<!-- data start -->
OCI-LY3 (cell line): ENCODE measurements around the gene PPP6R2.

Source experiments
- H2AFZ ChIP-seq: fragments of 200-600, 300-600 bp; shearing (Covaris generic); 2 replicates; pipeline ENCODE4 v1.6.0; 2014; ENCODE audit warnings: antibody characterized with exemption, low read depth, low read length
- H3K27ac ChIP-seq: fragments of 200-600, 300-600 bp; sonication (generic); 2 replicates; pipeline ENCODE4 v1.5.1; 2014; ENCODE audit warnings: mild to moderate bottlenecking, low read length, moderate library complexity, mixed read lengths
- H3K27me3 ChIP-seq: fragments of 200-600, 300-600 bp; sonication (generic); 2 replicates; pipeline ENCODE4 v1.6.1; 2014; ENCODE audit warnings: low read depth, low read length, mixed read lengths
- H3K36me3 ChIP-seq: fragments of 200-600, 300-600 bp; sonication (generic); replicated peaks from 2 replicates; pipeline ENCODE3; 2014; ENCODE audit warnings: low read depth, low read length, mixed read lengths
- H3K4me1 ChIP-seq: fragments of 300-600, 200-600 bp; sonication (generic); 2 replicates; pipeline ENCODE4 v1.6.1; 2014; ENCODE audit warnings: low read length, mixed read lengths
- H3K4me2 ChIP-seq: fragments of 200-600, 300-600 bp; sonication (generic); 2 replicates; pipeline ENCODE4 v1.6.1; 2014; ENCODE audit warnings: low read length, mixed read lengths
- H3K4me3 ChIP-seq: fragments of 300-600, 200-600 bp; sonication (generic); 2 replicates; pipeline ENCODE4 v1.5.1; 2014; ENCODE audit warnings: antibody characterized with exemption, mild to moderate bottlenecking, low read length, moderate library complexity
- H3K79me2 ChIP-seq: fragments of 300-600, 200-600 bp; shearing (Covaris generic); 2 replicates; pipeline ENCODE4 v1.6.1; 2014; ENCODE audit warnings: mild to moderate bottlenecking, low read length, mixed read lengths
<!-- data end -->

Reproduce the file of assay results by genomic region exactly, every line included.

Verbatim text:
OCI-LY3 (cell line): ENCODE measurements around the gene PPP6R2.

Source experiments
- H2AFZ ChIP-seq: fragments of 200-600, 300-600 bp; shearing (Covaris generic); 2 replicates; pipeline ENCODE4 v1.6.0; 2014; ENCODE audit warnings: antibody characterized with exemption, low read depth, low read length
- H3K27ac ChIP-seq: fragments of 200-600, 300-600 bp; sonication (generic); 2 replicates; pipeline ENCODE4 v1.5.1; 2014; ENCODE audit warnings: mild to moderate bottlenecking, low read length, moderate library complexity, mixed read lengths
- H3K27me3 ChIP-seq: fragments of 200-600, 300-600 bp; sonication (generic); 2 replicates; pipeline ENCODE4 v1.6.1; 2014; ENCODE audit warnings: low read depth, low read length, mixed read lengths
- H3K36me3 ChIP-seq: fragments of 200-600, 300-600 bp; sonication (generic); replicated peaks from 2 replicates; pipeline ENCODE3; 2014; ENCODE audit warnings: low read depth, low read length, mixed read lengths
- H3K4me1 ChIP-seq: fragments of 300-600, 200-600 bp; sonication (generic); 2 replicates; pipeline ENCODE4 v1.6.1; 2014; ENCODE audit warnings: low read length, mixed read lengths
- H3K4me2 ChIP-seq: fragments of 200-600, 300-600 bp; sonication (generic); 2 replicates; pipeline ENCODE4 v1.6.1; 2014; ENCODE audit warnings: low read length, mixed read lengths
- H3K4me3 ChIP-seq: fragments of 300-600, 200-600 bp; sonication (generic); 2 replicates; pipeline ENCODE4 v1.5.1; 2014; ENCODE audit warnings: antibody characterized with exemption, mild to moderate bottlenecking, low read length, moderate library complexity
- H3K79me2 ChIP-seq: fragments of 300-600, 200-600 bp; shearing (Covaris generic); 2 replicates; pipeline ENCODE4 v1.6.1; 2014; ENCODE audit warnings: mild to moderate bottlenecking, low read length, mixed read lengths